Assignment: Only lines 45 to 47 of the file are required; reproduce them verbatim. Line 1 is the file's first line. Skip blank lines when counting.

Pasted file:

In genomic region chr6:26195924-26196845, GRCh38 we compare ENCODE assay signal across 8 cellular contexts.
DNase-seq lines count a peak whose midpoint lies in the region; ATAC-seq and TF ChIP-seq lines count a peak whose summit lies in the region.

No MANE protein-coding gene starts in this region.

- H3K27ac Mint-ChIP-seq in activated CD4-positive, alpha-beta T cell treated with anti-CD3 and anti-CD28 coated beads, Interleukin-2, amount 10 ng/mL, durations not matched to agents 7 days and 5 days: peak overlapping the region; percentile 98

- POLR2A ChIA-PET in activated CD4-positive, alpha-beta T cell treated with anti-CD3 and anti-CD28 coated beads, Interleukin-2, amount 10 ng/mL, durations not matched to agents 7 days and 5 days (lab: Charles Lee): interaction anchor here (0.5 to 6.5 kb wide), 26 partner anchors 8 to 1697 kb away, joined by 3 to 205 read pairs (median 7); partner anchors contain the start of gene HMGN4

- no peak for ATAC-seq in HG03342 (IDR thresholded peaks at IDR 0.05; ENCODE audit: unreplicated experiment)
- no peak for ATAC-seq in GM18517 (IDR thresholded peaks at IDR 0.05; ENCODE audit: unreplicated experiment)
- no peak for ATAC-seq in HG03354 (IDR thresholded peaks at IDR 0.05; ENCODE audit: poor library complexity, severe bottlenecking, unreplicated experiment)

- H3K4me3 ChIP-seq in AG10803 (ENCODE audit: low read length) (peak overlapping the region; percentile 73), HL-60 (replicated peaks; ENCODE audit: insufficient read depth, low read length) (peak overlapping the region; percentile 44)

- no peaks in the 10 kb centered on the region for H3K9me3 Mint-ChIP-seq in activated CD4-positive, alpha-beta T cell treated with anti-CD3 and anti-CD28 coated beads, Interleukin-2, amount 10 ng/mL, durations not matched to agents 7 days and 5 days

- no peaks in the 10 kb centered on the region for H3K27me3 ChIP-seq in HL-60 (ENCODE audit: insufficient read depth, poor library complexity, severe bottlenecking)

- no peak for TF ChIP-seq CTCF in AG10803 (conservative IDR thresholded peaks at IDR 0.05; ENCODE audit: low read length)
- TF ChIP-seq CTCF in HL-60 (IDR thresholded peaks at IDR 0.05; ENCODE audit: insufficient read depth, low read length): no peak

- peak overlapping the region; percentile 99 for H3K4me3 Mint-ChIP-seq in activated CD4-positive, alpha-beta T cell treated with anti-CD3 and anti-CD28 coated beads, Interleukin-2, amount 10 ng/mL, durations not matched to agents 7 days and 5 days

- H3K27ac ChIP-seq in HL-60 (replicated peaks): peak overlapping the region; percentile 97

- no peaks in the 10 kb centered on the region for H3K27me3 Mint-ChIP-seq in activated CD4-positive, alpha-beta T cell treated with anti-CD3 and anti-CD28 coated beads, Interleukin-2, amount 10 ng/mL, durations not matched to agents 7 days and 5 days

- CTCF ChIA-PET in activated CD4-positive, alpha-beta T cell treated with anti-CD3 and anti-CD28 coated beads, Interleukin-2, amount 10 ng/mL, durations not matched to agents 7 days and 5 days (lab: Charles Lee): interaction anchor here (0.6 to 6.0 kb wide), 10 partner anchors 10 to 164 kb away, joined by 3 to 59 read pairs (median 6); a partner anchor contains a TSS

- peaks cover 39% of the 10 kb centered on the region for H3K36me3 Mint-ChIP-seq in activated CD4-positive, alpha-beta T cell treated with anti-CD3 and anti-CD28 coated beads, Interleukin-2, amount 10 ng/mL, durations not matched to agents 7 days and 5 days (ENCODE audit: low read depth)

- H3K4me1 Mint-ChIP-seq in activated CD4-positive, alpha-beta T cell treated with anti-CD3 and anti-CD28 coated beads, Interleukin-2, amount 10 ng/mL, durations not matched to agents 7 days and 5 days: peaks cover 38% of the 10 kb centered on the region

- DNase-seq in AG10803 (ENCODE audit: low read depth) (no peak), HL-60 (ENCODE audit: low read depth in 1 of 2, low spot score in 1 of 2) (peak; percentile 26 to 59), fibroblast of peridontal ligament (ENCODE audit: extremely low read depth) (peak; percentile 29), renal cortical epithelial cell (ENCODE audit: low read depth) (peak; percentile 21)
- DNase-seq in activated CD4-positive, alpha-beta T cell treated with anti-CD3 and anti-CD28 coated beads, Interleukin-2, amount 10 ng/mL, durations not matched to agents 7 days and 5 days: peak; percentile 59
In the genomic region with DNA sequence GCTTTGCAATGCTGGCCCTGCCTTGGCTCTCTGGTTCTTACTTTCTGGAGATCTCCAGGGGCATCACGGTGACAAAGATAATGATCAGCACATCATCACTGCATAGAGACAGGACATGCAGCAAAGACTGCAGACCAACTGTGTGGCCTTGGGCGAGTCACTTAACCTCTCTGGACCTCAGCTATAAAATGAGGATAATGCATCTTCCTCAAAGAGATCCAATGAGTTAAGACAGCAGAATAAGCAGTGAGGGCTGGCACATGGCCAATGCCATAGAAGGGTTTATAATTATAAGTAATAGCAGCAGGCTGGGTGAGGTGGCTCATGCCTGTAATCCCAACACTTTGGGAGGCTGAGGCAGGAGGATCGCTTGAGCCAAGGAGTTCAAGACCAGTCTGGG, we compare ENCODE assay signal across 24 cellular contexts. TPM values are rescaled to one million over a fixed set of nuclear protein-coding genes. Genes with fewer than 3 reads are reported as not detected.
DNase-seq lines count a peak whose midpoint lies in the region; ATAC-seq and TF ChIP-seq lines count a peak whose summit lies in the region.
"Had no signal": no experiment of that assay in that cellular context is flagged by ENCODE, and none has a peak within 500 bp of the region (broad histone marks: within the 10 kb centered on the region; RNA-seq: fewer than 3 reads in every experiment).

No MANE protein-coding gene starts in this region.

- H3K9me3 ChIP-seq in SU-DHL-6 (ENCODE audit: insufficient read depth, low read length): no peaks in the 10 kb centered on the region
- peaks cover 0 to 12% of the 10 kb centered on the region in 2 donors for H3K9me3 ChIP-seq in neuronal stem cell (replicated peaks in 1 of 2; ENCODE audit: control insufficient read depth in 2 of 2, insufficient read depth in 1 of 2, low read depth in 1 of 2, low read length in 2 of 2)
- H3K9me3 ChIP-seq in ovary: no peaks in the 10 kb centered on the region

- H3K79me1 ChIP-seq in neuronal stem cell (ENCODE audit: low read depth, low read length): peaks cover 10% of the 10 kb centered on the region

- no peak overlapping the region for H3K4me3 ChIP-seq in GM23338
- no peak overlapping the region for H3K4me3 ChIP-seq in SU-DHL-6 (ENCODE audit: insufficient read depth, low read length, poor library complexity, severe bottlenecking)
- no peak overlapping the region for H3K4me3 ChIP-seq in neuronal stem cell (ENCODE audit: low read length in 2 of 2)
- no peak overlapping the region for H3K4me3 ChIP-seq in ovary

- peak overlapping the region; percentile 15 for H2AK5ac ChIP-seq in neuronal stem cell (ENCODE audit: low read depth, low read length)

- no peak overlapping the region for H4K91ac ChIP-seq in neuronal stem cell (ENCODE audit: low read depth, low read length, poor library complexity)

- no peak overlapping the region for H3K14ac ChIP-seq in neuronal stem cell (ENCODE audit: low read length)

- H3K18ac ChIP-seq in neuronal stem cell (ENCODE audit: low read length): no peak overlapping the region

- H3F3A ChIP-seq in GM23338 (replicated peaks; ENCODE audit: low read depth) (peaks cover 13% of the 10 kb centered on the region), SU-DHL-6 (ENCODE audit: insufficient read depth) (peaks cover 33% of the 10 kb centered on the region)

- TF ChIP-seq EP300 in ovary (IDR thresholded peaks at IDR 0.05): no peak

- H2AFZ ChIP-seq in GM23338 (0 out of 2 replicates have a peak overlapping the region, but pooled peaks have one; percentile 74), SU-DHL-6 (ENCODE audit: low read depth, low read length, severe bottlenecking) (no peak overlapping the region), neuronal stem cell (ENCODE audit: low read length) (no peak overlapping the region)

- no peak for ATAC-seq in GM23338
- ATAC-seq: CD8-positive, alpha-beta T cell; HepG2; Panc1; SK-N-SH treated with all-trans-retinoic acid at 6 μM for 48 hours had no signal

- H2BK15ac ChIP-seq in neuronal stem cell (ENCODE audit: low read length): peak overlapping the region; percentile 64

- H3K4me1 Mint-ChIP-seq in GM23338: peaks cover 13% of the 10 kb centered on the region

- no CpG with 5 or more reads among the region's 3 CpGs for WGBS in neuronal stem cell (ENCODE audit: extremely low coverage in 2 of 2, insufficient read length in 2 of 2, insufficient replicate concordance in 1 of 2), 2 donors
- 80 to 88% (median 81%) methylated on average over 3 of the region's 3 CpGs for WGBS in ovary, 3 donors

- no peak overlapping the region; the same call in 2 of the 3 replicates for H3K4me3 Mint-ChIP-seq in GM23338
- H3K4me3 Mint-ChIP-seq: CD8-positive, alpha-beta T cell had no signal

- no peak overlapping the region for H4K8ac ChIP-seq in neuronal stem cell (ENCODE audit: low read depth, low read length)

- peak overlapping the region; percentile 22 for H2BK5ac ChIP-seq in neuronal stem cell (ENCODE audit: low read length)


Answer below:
- no CpG with 5 or more reads among the region's 3 CpGs for WGBS in neuronal stem cell (ENCODE audit: extremely low coverage in 2 of 2, insufficient read length in 2 of 2, insufficient replicate concordance in 1 of 2), 2 donors
- 80 to 88% (median 81%) methylated on average over 3 of the region's 3 CpGs for WGBS in ovary, 3 donors

- no peak overlapping the region; the same call in 2 of the 3 replicates for H3K4me3 Mint-ChIP-seq in GM23338